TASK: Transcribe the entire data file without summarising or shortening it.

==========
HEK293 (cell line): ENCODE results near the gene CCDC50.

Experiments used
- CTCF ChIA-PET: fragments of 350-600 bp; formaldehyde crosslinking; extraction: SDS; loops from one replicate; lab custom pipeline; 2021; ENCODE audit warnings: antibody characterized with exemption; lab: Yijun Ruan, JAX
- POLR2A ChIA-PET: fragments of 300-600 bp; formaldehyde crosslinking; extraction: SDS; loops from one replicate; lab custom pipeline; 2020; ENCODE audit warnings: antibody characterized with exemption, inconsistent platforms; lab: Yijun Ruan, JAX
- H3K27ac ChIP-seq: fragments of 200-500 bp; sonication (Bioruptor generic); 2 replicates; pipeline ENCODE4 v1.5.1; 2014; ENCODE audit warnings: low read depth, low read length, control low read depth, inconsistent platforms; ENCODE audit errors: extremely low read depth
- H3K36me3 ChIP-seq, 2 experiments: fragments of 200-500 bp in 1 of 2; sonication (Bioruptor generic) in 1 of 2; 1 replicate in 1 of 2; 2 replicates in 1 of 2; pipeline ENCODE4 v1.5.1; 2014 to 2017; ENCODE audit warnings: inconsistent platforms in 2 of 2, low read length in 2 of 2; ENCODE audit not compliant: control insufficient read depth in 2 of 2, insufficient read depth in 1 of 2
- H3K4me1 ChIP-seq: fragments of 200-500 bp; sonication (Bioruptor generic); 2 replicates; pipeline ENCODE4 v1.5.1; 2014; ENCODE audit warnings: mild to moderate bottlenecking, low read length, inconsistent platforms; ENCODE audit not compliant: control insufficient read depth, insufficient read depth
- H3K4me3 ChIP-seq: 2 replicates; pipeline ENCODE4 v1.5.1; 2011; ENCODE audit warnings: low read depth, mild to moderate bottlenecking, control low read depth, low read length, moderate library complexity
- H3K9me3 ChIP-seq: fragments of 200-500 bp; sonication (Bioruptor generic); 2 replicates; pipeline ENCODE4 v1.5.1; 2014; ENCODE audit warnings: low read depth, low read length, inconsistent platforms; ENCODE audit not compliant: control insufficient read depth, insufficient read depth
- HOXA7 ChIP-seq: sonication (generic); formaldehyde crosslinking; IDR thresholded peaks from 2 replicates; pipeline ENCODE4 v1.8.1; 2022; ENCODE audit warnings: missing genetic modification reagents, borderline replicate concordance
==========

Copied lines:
HEK293 (cell line): ENCODE results near the gene CCDC50.

Experiments used
- CTCF ChIA-PET: fragments of 350-600 bp; formaldehyde crosslinking; extraction: SDS; loops from one replicate; lab custom pipeline; 2021; ENCODE audit warnings: antibody characterized with exemption; lab: Yijun Ruan, JAX
- POLR2A ChIA-PET: fragments of 300-600 bp; formaldehyde crosslinking; extraction: SDS; loops from one replicate; lab custom pipeline; 2020; ENCODE audit warnings: antibody characterized with exemption, inconsistent platforms; lab: Yijun Ruan, JAX
- H3K27ac ChIP-seq: fragments of 200-500 bp; sonication (Bioruptor generic); 2 replicates; pipeline ENCODE4 v1.5.1; 2014; ENCODE audit warnings: low read depth, low read length, control low read depth, inconsistent platforms; ENCODE audit errors: extremely low read depth
- H3K36me3 ChIP-seq, 2 experiments: fragments of 200-500 bp in 1 of 2; sonication (Bioruptor generic) in 1 of 2; 1 replicate in 1 of 2; 2 replicates in 1 of 2; pipeline ENCODE4 v1.5.1; 2014 to 2017; ENCODE audit warnings: inconsistent platforms in 2 of 2, low read length in 2 of 2; ENCODE audit not compliant: control insufficient read depth in 2 of 2, insufficient read depth in 1 of 2
- H3K4me1 ChIP-seq: fragments of 200-500 bp; sonication (Bioruptor generic); 2 replicates; pipeline ENCODE4 v1.5.1; 2014; ENCODE audit warnings: mild to moderate bottlenecking, low read length, inconsistent platforms; ENCODE audit not compliant: control insufficient read depth, insufficient read depth
- H3K4me3 ChIP-seq: 2 replicates; pipeline ENCODE4 v1.5.1; 2011; ENCODE audit warnings: low read depth, mild to moderate bottlenecking, control low read depth, low read length, moderate library complexity
- H3K9me3 ChIP-seq: fragments of 200-500 bp; sonication (Bioruptor generic); 2 replicates; pipeline ENCODE4 v1.5.1; 2014; ENCODE audit warnings: low read depth, low read length, inconsistent platforms; ENCODE audit not compliant: control insufficient read depth, insufficient read depth
- HOXA7 ChIP-seq: sonication (generic); formaldehyde crosslinking; IDR thresholded peaks from 2 replicates; pipeline ENCODE4 v1.8.1; 2022; ENCODE audit warnings: missing genetic modification reagents, borderline replicate concordance